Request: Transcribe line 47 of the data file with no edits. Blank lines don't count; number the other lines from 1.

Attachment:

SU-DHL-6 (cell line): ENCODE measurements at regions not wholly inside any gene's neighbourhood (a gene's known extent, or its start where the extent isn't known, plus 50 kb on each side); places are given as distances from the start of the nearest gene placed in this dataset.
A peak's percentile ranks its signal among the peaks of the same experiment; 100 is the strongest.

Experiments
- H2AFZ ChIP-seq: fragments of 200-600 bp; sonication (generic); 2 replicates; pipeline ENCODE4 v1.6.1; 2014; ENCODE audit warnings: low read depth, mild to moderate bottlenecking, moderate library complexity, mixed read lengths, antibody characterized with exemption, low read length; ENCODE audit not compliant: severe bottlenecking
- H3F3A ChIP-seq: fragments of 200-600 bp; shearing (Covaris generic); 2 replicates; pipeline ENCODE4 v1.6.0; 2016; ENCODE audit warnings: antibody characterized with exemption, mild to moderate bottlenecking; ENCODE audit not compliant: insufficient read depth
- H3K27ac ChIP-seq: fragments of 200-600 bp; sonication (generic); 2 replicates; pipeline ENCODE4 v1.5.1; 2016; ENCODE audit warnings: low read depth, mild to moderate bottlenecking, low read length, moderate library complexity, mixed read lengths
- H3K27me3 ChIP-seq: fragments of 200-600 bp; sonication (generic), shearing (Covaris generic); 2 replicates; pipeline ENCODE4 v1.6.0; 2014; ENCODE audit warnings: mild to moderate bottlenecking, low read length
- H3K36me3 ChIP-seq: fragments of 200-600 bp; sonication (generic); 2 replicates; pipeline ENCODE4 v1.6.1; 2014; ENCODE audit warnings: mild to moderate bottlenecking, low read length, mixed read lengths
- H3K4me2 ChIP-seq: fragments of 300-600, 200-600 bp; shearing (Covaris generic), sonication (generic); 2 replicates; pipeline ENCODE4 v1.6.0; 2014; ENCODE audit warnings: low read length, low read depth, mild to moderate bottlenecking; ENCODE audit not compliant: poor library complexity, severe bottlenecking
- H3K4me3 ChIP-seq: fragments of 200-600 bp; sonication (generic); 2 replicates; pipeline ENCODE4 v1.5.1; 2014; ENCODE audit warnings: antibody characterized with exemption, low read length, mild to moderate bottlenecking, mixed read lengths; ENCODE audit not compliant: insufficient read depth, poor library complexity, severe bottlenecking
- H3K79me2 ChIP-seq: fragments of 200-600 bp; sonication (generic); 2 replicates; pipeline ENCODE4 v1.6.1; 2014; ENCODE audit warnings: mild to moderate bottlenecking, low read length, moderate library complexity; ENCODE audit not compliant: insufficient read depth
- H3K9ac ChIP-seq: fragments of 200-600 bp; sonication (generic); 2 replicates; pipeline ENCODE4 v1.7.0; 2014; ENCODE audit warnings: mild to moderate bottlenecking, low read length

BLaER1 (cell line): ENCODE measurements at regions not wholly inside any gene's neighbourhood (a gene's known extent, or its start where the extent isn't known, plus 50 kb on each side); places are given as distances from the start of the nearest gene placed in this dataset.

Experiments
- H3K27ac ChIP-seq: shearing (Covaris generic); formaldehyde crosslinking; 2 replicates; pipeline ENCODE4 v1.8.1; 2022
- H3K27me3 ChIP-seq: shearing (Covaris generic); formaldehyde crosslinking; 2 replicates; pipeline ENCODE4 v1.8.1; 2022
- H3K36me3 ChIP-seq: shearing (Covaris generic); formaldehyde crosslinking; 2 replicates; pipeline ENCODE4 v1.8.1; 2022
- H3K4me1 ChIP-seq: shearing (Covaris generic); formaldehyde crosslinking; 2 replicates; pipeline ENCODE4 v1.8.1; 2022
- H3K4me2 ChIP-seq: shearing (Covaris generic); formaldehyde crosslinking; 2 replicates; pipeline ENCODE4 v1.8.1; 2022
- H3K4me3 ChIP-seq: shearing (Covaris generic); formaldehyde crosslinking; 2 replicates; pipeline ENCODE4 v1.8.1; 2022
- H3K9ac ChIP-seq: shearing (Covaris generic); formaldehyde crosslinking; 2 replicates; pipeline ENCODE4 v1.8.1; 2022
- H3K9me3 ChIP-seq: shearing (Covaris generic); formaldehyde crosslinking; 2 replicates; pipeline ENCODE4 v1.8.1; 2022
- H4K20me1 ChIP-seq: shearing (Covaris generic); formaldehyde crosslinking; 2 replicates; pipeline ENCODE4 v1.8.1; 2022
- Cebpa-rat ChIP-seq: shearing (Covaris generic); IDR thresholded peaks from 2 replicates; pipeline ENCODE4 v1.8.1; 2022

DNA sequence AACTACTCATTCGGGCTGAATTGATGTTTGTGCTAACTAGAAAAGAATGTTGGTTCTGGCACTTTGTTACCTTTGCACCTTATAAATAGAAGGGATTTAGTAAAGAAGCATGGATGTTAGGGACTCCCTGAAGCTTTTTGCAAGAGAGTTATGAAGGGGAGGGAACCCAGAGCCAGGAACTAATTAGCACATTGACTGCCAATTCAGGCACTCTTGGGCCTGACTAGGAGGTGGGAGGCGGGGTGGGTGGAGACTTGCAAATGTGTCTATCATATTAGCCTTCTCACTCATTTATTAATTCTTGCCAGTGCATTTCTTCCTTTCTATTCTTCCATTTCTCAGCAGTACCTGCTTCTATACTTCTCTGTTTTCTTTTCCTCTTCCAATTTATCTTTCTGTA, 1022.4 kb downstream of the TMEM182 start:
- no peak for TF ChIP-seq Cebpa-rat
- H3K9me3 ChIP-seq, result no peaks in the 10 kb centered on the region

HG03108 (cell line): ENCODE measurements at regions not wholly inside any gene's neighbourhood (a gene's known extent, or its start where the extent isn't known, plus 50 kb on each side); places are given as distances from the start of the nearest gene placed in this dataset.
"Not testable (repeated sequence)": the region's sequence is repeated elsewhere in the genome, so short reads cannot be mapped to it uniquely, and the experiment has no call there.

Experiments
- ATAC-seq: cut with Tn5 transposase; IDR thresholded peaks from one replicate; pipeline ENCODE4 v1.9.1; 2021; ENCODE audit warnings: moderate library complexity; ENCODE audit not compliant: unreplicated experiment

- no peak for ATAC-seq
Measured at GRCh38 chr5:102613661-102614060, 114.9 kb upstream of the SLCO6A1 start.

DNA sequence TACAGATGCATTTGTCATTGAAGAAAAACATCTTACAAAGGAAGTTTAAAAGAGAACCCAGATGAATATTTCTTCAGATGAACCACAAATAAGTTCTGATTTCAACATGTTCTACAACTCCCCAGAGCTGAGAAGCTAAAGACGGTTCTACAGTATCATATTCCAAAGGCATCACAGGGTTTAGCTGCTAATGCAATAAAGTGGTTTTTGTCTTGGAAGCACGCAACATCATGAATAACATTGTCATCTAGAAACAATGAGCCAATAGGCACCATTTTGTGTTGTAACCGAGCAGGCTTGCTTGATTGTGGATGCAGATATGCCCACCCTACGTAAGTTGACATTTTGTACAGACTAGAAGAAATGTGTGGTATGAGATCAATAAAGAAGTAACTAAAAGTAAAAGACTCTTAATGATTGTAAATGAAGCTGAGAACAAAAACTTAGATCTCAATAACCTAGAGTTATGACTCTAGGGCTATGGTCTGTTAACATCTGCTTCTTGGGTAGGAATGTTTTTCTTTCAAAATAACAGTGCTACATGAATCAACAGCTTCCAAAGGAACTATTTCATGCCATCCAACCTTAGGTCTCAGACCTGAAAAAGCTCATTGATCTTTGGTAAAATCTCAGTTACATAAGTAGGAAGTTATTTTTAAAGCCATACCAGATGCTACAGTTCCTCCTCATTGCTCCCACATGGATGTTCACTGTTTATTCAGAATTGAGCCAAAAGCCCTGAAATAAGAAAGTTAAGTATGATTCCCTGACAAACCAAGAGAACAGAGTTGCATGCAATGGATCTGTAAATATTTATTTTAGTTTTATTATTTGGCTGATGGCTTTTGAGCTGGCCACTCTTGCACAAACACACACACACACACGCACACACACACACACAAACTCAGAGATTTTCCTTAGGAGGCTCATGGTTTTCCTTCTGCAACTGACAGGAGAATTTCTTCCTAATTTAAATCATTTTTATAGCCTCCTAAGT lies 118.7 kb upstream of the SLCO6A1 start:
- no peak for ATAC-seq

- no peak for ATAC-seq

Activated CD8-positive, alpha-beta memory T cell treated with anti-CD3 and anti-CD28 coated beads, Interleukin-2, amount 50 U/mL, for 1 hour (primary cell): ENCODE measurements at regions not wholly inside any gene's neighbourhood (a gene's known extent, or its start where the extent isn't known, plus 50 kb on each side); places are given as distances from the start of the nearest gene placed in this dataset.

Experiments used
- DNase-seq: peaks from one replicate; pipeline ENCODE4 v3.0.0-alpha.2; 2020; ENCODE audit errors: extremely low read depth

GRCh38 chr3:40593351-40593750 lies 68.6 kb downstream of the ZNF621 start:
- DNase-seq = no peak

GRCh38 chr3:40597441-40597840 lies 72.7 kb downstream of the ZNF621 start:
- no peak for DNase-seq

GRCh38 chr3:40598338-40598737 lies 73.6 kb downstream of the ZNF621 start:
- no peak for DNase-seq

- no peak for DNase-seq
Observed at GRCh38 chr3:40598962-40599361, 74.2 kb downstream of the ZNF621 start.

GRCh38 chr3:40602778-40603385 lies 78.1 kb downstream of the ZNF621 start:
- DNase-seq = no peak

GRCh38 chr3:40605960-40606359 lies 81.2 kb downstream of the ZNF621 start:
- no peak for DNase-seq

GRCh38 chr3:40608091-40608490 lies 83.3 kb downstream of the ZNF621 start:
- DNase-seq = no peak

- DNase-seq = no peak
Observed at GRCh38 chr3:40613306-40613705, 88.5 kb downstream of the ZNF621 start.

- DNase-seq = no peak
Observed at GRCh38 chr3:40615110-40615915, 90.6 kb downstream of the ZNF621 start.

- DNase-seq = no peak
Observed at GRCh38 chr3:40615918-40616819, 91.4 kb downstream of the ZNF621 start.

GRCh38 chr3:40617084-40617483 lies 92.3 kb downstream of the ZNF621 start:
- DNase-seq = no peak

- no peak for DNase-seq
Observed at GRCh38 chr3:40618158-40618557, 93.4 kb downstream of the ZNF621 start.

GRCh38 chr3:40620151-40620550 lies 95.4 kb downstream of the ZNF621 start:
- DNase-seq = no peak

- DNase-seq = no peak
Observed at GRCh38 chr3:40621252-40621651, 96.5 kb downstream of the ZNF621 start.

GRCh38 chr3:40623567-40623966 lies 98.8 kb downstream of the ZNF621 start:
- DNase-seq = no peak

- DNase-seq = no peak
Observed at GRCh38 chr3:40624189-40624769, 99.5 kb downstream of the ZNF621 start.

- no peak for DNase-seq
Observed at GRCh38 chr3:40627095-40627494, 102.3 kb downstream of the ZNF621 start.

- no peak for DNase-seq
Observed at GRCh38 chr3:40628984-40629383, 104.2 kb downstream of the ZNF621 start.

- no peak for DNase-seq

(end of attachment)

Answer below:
Observed at GRCh38 chr3:40598962-40599361, 74.2 kb downstream of the ZNF621 start.